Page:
Background: Surgical site infection (SSI) is a common complication following spinal surgery. Prevention is critical to maintaining safe patient care and reducing additional costs associated with treatment.
Objective: To determine the efficacy of preoperative chlorhexidine (CHG) showers on SSI rates following fusion and nonfusion spine surgery.
Methods: A mandatory preoperative CHG shower protocol was implemented at our institution in November 2013. A cohort comparison of 4266 consecutive patients assessed differences in SSI rates for the pre- and postimplementation periods. Subgroup analysis was performed on the type of spinal surgery (eg, fusion vs nonfusion). Data represent all spine surgeries performed between April 2012 and April 2016.
Results: The overall mean SSI rate was 0.4%. There was no significant difference between the pre- (0.7%) and postimplementation periods (0.2%; P = .08). Subgroup analysis stratified by procedure type showed that the SSI rate for the nonfusion patients was significantly lower in the post- (0.1%) than the preimplementation group (0.7%; P = .02). There was no significant difference between SSI rates for the pre- (0.8%) and postimplementation groups (0.3%) for the fusion cohort (P = .21). In multivariate analysis, the implementation of preoperative CHG showers were associated with significantly decreased odds of SSI (odds ratio = 0.15, 95% confidence interval [0.03-0.55], P < .01).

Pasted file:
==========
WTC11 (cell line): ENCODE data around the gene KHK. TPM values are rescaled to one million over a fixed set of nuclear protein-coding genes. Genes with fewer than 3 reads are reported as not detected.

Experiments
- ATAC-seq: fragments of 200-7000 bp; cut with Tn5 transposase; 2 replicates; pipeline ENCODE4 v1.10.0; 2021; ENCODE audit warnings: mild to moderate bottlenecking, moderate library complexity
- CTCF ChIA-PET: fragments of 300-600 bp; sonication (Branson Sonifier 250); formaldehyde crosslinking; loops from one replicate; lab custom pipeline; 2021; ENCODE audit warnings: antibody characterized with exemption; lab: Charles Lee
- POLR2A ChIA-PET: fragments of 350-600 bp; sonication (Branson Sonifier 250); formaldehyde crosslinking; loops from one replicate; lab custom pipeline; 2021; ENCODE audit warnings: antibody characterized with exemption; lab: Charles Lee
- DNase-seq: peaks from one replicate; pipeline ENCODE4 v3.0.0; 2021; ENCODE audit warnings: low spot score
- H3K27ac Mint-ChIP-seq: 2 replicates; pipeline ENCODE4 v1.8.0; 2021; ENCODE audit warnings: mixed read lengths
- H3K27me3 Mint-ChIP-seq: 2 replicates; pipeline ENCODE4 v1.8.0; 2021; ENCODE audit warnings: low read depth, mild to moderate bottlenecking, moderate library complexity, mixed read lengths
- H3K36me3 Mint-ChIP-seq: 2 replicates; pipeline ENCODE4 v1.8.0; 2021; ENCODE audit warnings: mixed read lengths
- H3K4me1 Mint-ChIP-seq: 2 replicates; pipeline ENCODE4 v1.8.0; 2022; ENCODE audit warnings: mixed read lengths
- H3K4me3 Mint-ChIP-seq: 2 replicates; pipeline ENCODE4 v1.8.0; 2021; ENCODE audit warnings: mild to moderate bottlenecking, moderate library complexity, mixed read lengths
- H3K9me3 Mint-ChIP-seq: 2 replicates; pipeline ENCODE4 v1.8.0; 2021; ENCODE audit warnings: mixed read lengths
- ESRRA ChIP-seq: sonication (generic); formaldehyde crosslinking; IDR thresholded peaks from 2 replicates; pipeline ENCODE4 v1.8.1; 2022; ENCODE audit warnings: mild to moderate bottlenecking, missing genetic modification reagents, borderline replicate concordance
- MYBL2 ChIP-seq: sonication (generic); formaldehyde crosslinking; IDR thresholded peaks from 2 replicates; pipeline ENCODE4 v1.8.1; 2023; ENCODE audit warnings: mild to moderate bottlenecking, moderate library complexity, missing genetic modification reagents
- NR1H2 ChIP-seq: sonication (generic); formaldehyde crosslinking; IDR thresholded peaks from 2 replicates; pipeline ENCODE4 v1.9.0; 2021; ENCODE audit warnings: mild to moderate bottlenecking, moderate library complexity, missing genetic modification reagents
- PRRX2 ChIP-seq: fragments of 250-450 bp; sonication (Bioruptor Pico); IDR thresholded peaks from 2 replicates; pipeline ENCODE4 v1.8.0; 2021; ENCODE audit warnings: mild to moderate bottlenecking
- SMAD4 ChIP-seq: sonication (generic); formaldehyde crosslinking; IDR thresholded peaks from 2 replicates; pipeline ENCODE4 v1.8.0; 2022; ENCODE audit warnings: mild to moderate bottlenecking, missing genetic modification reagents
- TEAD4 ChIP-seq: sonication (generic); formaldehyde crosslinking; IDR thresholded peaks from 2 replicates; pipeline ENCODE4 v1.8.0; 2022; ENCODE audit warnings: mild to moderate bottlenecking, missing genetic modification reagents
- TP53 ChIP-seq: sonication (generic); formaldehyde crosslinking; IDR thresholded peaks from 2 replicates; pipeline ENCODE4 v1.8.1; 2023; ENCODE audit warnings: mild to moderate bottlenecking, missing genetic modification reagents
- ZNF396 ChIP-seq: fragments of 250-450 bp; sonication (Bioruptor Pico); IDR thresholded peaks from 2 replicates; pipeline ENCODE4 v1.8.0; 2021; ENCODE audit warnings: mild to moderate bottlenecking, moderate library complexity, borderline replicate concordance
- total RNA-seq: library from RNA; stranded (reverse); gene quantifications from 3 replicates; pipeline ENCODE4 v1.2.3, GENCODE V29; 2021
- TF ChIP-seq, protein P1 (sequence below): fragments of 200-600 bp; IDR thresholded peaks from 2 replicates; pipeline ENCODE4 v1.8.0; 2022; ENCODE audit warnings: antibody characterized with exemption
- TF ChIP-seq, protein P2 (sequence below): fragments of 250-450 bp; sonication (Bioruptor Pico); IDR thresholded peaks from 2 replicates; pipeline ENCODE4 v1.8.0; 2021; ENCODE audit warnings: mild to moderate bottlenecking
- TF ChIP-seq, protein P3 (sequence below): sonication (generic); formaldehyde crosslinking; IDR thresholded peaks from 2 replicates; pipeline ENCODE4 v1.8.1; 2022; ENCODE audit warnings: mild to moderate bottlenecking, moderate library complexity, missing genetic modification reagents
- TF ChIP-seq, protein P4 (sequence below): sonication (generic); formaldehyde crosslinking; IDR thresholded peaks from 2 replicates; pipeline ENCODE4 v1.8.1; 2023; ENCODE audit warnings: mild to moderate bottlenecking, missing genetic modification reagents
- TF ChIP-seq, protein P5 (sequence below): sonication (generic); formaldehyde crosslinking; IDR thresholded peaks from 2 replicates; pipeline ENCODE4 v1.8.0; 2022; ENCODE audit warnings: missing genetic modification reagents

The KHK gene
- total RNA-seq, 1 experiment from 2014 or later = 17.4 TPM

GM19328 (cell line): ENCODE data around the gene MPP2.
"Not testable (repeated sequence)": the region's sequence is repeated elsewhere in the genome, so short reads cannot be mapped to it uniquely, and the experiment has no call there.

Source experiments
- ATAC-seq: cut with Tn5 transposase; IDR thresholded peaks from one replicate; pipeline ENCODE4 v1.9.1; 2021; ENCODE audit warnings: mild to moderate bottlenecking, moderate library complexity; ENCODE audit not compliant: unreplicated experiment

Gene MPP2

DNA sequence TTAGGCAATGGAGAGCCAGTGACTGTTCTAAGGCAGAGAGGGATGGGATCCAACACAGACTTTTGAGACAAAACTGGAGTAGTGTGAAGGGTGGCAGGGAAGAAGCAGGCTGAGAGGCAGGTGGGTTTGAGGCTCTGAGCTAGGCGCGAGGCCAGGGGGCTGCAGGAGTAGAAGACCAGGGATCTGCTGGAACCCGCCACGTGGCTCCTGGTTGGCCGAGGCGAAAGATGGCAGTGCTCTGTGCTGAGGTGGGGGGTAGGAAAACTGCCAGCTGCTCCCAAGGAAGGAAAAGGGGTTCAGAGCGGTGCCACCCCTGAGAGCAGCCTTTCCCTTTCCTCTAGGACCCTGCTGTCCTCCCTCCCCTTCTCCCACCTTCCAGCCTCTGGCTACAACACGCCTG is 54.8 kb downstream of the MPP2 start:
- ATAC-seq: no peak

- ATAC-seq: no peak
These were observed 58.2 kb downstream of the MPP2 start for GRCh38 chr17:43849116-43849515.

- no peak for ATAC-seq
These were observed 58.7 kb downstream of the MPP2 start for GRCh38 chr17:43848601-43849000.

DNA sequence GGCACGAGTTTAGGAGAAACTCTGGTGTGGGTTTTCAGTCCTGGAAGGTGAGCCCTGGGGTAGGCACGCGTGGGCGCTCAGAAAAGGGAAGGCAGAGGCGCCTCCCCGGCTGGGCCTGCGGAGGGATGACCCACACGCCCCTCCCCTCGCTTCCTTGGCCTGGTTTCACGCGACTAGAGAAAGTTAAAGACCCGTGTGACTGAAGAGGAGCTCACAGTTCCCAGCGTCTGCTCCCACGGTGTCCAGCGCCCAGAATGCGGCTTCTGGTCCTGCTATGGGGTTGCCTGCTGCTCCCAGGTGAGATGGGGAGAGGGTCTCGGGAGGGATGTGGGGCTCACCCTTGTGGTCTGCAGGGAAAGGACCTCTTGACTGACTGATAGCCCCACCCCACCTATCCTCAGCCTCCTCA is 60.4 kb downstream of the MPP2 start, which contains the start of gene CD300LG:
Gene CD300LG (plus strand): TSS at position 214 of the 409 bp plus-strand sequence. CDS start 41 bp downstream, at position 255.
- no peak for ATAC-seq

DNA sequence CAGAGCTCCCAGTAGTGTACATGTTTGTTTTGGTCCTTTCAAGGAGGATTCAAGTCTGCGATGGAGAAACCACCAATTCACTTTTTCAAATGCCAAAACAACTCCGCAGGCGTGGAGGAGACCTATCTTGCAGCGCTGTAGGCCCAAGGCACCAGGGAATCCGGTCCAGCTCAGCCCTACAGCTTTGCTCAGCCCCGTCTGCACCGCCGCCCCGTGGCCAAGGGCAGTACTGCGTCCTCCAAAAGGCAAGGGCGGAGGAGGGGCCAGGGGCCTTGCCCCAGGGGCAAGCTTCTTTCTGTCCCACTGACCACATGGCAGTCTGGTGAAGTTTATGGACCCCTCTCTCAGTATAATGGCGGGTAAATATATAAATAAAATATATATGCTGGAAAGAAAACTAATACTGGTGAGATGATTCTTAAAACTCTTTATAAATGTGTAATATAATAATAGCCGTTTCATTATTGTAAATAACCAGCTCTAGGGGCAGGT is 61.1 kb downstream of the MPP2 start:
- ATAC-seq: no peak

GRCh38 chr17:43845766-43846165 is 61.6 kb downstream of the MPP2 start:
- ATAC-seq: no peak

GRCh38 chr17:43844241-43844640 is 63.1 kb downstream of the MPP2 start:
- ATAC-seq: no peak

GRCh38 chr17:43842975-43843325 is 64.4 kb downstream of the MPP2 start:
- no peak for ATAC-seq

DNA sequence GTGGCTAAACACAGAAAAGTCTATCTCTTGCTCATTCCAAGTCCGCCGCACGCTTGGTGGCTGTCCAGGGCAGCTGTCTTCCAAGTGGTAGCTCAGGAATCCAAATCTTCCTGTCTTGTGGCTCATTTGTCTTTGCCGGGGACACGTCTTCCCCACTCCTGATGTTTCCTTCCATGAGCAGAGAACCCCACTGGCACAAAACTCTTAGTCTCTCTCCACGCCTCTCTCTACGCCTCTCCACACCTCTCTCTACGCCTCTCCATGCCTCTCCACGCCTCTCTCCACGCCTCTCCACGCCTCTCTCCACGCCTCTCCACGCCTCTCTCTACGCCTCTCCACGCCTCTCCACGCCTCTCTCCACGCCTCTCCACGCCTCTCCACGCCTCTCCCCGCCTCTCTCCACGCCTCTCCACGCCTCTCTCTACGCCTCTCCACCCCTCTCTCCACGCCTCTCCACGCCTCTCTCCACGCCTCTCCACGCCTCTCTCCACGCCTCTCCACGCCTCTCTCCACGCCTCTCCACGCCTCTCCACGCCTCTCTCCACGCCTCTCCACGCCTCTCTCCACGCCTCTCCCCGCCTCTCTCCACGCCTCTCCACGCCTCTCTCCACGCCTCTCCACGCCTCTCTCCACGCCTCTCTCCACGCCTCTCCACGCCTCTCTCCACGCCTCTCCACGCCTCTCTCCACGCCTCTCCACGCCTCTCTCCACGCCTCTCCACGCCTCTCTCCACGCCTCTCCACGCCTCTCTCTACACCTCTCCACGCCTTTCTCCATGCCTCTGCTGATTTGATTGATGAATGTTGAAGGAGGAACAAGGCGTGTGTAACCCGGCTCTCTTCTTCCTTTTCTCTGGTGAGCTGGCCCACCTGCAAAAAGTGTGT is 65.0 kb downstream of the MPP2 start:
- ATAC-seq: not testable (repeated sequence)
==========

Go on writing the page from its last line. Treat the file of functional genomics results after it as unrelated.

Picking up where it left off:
Conclusion: This is the largest study investigating the efficacy of preoperative CHG showers on SSI following spinal surgery. In adjusted multivariate analysis, CHG showering was associated with a significant decrease in SSI following spinal surgery.
Keywords: Chlorhexidine; Fusion; Fusion surgery; Nonfusion; Nonfusion surgery; Spinal surgery; Surgical site infection.
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